According to researchers at Cambridge University, the average mother and her teenage daughter have a 15-minute argument every 2-1/2 days.
That’s actually good news. I think I’m ahead of the curve. At least on intervals between fights. Not sure about duration though. It depends if the prolonged sulking afterwards is considered part of the 15-minute fight time or not. What about the time she spends complaining to her friends about her terrible lot in the parenting department? What about the parallel conversation I’m having with my husband?
Whatever the statistics, we all know that raising teenagers can be a rough ride. And that it puts the mother-daughter dynamic to the test.
While a certain amount of friction is unavoidable, I believe there are some tools that we, as mothers, can use to keep the noise level low – literally and figuratively.
One of the most important strategies in dealing with teenagers – and probably the hardest one of all – is not to take their behavior personally. This is particularly difficult when the words suggest otherwise, when she says “You’re so unfair, you just don’t understand, I hate you.” But we must ignore the actual words and try to look beneath the surface.
Our daughters are a whirl of emotions that just seem to burst out at unexpected and inappropriate times. They aren’t really directled at us. They are just so intense that she doesn’t know where to put them. And there we conveniently are. But it’s a release of the pressure of that emotional buildup and not really a condemnation of us.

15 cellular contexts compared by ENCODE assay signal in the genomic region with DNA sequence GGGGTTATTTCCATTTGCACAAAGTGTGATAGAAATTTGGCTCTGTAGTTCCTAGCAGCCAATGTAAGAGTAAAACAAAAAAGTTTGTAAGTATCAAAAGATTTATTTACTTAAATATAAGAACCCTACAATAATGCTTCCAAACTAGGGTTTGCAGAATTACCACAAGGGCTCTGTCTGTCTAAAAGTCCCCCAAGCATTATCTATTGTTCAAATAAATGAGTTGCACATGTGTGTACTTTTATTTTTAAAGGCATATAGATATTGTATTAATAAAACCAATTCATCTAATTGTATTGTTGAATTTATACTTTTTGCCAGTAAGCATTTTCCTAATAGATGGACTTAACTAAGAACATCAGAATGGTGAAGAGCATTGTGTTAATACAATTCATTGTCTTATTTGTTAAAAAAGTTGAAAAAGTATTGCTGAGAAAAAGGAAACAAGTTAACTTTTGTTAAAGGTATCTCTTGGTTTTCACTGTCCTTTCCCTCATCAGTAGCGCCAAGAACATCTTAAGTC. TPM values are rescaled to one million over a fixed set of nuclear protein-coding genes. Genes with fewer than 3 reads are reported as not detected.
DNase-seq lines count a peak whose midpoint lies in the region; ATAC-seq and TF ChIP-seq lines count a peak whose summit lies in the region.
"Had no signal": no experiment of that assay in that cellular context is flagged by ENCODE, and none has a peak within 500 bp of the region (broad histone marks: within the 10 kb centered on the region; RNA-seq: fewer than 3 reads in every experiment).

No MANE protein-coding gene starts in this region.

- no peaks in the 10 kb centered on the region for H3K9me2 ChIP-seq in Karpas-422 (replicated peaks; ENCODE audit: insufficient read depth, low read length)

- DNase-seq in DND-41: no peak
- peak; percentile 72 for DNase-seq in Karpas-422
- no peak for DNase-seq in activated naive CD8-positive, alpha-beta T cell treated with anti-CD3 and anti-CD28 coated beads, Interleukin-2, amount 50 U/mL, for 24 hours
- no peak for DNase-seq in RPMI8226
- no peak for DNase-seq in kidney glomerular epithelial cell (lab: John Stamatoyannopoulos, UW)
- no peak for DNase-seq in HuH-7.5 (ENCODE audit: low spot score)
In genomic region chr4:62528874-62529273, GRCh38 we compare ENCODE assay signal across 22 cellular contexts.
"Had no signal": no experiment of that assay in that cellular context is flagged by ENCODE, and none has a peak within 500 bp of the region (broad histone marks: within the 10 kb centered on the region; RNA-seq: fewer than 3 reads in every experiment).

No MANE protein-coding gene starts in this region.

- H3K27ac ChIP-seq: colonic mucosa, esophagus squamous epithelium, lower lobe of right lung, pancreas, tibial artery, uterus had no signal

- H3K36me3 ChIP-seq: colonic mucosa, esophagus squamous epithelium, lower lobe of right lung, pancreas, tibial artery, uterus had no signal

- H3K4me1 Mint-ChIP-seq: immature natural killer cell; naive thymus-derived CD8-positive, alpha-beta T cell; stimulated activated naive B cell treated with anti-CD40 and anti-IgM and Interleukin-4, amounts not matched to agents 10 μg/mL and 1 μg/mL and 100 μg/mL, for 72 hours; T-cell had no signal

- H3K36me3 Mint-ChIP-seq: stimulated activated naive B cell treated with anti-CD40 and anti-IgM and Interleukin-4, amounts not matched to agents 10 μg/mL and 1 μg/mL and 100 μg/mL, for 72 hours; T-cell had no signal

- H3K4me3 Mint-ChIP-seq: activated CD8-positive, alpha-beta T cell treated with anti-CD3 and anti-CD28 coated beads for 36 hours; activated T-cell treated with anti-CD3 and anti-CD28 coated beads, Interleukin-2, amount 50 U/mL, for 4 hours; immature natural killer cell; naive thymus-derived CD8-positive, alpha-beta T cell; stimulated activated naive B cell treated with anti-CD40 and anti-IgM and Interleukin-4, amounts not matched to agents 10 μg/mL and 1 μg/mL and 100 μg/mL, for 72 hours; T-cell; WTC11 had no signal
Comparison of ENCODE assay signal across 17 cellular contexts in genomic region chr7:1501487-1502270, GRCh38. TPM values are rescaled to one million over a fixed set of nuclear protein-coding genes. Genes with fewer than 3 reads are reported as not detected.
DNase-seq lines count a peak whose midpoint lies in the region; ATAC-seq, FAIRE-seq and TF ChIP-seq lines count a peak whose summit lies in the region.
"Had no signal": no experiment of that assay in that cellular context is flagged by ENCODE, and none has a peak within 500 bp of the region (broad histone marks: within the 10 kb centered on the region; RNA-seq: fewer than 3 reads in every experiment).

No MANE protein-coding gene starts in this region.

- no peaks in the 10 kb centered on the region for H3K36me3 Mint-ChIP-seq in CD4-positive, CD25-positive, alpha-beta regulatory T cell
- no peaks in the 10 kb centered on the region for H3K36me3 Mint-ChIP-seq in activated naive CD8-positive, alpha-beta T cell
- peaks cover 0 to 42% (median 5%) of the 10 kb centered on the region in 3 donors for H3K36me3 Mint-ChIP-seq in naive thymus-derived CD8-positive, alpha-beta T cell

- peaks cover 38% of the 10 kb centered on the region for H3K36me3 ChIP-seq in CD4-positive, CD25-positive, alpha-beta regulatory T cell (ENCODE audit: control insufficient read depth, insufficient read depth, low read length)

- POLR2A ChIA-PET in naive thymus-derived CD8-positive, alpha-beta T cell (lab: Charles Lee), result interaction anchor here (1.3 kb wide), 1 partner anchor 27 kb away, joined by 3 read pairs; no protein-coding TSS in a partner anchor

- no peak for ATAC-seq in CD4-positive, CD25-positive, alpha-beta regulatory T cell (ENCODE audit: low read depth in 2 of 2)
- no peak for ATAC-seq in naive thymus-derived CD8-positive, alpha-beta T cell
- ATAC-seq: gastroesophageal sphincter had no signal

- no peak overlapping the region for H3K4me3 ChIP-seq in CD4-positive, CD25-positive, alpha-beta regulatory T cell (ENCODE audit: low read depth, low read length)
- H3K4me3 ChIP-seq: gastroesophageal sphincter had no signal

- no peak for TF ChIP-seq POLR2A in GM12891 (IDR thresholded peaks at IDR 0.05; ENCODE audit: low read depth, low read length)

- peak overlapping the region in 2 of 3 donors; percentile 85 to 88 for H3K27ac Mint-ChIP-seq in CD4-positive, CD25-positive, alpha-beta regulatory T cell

As hard as that may be to believe at the time, it is crucial to our relationship that we don’t react defensively, that we don’t take her at her word. We want a relationship, not a power struggle. We want to be empathic to her tumultuous state, not assertive of our own power, position or correctness.
This is very difficult – make that extremely difficult – to do. What makes it possible at all is the recognition that underneath all the bluff and bravado is just a scared, little girl – someone who simultaneously wants her independence and is terrified of it. She wants to separate and she wants to run back to the comfort of our arms. She wants to make it on her own and she wants us to take care of her. She doesn’t know who she wants to be and what the future holds. And it’s intimidating. But she can’t acknowledge that. She wants to be able to spread her wings but she wants the security of the nest still there, waiting for her. Think of it as the terrible twos on steroids, I mean, hormones.
It’s so hard not to react when they attack. It’s so hard not to feel “After all we’ve done for you” or hurt or insulted or embarrassed. But we need to be the adults here. We need to be the strong ones and not the needy ones.
We need to provide our daughters with the foundation they need to really grow into adulthood. We need to weather whatever they throw at us. And they need to know that we are always there for them, no matter what. And that there are no challenges that they – and we – can’t survive.
Being a parent is an awesome responsibility. And, in parenting adolescents, we take some hits. But, please God, we all emerge stronger and closer from the experience.
Don’t let the fights discourage you. You see they’re common (take comfort if you are below the average!) and crucial to our daughters’ growth. Just stand steadfast in your love and support. This really is a case where love conquers all (especially when mixed with a healthy dose of prayer!).